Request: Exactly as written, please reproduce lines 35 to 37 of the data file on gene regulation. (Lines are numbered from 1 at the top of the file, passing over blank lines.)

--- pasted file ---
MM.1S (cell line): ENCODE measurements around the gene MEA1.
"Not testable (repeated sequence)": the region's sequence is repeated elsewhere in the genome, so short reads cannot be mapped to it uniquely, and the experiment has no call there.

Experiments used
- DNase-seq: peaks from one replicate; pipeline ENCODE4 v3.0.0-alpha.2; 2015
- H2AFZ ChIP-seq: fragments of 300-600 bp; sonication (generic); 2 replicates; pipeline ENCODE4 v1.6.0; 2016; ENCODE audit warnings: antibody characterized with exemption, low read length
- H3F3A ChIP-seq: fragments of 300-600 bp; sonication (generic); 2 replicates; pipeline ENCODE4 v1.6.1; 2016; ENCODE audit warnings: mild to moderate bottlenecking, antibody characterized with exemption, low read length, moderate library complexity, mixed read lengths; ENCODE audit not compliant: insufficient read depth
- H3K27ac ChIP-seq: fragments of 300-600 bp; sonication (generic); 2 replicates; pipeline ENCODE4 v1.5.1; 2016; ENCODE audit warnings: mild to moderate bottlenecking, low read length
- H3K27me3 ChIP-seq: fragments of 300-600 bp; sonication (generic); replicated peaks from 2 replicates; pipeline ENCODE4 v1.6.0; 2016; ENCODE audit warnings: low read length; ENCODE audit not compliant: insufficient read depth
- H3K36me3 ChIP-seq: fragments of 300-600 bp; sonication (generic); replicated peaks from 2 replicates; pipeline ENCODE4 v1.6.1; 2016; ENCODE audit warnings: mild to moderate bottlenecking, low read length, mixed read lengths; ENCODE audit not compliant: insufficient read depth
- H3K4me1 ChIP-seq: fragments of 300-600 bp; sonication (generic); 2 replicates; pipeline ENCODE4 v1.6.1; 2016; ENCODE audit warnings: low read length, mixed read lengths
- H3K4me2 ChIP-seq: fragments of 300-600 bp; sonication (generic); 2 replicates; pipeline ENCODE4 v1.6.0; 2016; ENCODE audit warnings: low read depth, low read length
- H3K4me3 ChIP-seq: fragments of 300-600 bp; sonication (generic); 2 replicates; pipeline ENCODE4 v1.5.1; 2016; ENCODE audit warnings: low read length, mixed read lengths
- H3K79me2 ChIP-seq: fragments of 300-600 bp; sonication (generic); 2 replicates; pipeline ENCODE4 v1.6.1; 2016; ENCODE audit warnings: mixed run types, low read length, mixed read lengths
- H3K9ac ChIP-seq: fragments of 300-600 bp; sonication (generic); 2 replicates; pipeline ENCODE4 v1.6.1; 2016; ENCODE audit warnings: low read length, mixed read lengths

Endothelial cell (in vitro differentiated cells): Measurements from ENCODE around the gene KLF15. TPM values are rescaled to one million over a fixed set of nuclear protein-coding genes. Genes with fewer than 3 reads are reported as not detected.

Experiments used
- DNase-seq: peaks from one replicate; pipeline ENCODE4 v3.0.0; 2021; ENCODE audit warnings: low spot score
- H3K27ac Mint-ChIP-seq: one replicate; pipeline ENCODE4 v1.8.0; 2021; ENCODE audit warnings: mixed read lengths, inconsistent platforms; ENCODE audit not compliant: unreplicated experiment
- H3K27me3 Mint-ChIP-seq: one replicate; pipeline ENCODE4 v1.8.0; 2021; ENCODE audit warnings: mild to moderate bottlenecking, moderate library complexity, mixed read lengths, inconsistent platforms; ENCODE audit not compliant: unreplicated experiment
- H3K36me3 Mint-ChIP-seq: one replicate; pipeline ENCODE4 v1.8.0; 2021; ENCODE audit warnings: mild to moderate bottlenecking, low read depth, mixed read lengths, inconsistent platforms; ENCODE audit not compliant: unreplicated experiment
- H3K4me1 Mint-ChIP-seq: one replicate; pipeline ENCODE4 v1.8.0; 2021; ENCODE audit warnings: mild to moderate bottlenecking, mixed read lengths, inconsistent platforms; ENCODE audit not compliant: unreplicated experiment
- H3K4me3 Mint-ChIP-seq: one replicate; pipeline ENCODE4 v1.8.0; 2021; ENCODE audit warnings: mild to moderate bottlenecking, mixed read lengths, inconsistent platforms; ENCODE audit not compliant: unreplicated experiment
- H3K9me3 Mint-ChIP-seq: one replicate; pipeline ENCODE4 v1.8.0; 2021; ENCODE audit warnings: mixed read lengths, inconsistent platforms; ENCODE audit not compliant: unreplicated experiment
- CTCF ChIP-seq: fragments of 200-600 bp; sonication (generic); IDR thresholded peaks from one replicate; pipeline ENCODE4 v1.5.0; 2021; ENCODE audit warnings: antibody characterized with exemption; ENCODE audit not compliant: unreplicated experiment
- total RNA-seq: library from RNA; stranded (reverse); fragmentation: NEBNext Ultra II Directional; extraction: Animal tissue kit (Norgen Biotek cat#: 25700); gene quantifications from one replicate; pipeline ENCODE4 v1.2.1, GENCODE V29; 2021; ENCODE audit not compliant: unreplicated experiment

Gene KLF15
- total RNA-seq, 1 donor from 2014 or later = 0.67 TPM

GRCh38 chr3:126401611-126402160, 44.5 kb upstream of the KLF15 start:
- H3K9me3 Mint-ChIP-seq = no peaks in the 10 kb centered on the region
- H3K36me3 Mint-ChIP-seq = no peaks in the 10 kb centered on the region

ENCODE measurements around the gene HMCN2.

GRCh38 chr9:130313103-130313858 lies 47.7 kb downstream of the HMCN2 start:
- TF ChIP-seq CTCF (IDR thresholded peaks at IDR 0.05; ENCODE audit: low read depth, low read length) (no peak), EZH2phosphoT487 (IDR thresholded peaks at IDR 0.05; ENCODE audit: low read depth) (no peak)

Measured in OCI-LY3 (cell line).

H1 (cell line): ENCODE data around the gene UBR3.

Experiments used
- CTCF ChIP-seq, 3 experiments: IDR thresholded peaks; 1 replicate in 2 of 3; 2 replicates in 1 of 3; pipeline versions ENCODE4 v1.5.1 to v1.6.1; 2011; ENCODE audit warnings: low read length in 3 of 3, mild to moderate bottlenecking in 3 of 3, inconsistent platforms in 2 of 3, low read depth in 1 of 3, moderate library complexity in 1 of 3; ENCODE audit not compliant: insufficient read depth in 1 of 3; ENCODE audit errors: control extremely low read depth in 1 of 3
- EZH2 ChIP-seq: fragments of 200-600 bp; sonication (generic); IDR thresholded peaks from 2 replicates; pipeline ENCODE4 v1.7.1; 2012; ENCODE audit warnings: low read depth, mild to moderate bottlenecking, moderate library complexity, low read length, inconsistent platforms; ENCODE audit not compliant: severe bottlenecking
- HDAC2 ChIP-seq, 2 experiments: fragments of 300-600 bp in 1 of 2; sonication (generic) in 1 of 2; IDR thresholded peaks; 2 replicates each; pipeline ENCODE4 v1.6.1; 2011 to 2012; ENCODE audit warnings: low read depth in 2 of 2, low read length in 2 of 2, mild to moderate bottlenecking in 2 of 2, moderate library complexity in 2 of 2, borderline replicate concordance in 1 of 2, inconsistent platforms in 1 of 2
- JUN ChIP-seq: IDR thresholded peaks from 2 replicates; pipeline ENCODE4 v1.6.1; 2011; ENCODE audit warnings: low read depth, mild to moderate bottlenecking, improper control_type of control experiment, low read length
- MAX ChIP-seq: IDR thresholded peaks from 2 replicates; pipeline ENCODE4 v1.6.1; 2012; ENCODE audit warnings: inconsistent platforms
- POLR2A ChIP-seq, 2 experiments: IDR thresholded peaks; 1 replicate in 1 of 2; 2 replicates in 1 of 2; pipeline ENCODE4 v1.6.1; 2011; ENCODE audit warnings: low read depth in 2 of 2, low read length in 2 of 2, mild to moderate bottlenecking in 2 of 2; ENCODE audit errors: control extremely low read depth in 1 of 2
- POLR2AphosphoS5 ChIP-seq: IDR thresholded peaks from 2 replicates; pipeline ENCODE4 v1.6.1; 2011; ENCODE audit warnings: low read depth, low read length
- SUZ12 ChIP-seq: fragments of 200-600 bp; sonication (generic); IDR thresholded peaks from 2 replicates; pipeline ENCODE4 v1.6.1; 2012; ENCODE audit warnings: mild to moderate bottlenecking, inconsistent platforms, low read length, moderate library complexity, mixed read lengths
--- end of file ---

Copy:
H1 (cell line): ENCODE data around the gene UBR3.

Experiments used
- CTCF ChIP-seq, 3 experiments: IDR thresholded peaks; 1 replicate in 2 of 3; 2 replicates in 1 of 3; pipeline versions ENCODE4 v1.5.1 to v1.6.1; 2011; ENCODE audit warnings: low read length in 3 of 3, mild to moderate bottlenecking in 3 of 3, inconsistent platforms in 2 of 3, low read depth in 1 of 3, moderate library complexity in 1 of 3; ENCODE audit not compliant: insufficient read depth in 1 of 3; ENCODE audit errors: control extremely low read depth in 1 of 3